Saturday, October 19, 2019

Gender Disparities and Gendered Miseries in Divakarunis One Amazing T Essay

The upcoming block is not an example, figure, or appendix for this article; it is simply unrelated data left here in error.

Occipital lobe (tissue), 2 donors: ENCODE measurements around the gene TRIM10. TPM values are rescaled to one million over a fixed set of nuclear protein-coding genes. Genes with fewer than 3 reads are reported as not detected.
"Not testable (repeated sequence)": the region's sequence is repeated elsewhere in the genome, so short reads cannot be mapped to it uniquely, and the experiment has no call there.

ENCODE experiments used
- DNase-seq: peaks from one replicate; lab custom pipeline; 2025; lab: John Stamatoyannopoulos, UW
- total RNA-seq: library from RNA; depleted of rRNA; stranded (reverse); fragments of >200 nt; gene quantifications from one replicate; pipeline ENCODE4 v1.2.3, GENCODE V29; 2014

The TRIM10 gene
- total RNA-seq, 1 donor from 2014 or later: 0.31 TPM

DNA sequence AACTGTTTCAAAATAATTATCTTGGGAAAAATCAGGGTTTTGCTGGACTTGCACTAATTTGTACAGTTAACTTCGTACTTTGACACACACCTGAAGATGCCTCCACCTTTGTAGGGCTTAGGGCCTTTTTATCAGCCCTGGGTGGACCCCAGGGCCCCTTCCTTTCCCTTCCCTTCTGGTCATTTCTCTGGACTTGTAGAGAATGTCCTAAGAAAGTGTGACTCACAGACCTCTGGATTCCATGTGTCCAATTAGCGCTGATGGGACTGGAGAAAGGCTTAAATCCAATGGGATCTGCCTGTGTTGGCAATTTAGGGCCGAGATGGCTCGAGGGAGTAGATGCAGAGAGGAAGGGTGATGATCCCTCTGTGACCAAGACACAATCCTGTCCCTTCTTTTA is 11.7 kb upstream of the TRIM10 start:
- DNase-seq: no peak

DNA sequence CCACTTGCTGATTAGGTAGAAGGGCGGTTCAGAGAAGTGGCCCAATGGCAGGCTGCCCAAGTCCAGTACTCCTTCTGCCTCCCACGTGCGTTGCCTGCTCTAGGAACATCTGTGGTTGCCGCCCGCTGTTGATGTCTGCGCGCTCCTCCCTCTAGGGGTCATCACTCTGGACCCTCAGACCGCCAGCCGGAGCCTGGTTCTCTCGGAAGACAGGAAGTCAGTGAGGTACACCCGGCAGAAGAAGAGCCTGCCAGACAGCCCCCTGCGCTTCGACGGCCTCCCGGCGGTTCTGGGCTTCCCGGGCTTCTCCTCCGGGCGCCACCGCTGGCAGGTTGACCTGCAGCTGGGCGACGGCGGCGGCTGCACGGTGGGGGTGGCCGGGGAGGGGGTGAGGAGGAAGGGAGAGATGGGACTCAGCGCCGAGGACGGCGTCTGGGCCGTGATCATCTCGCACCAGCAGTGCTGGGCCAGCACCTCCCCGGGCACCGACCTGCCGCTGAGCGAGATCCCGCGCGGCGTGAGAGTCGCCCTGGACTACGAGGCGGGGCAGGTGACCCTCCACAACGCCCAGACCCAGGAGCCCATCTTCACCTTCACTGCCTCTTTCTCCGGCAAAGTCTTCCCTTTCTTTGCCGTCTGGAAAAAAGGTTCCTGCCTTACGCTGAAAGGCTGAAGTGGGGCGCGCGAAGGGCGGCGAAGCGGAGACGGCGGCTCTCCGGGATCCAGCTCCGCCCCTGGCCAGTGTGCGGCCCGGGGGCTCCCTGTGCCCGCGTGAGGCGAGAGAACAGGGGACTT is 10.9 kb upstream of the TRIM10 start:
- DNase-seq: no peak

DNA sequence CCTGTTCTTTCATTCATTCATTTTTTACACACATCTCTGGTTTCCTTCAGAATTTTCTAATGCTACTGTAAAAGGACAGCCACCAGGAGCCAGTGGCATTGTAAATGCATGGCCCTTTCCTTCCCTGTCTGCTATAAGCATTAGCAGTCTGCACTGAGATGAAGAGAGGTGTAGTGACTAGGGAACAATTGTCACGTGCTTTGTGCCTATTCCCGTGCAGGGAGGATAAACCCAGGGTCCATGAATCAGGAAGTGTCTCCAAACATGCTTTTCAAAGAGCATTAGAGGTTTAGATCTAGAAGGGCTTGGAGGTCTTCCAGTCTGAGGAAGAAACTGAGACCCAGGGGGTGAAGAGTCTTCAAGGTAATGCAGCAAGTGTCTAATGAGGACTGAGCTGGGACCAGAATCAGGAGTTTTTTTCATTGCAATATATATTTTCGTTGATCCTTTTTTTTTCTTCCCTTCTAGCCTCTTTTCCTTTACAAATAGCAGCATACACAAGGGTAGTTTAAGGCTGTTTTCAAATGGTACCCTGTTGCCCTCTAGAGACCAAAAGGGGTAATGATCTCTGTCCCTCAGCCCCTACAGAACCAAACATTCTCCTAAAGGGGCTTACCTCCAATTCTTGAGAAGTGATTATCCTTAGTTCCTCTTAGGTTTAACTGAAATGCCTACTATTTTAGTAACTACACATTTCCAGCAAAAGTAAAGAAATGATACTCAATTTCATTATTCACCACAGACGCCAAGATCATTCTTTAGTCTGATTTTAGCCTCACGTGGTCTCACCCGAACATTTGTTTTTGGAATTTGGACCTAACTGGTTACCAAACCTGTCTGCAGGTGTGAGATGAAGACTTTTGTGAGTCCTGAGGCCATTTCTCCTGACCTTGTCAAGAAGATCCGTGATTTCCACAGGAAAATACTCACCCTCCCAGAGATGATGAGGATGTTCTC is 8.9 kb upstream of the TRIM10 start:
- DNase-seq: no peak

Gender Disparities and Gendered Miseries in Divakarunis One Amazing Thing - Essay Example In One Amazing Thing, Divakaruni argues that gender discrimination produces women who are unhappy with themselves and their lives because of the gender norms and expectations that hinder them from developing their abilities and taking risks for their loved ones. Womanhood does not necessarily mean personhood, and without personhood, happiness and self-development are elusive. Gender discrimination, despite state policies that promote gender sensitivity and equality, manifests through gender norms, including son preference. In â€Å"Explaining Son Preference in Rural India: The Independent Role of Structural versus Individual Factors,† Pande and Astone studied the reasons for son preference in rural India. They concentrated on son preference as an effect of interest, and they theorized that a person’s son preference is a product of a complex process that the society, the household, and the individual factors shape. They investigate these factors that affected son preference from the late 1980s and early 1990s. Their sampling included 50,136 ever-married women. Findings showed that social norms, household and individual factors impact the decision to prefer sons over daughters. The same practice is evident in One Amazing Thing. Mohit’s parents do not want him to marry a Chinese woman, whom they think does not deserve to marry an affluen t rich Indian man. Their preference for the son superseded their preference for their son’s happiness. Gender discrimination produces unfair gender norms and expectations that delimit women’s capacity for self-development. Mrs. Pritchett wants to feel loved, but she feels it is too late for she married a self-centered man who is unaware of her needs as a woman. She has not developed her personhood because of her restrictions as a woman. Mangalam experiences sexual harassment, though this gives her power over a life of poverty. Nevertheless, her experience shows that because she  is poor and a woman, she cannot attain the kind of life she wants to have. Sexual harassment is common in patriarchal countries (Gupta 95).

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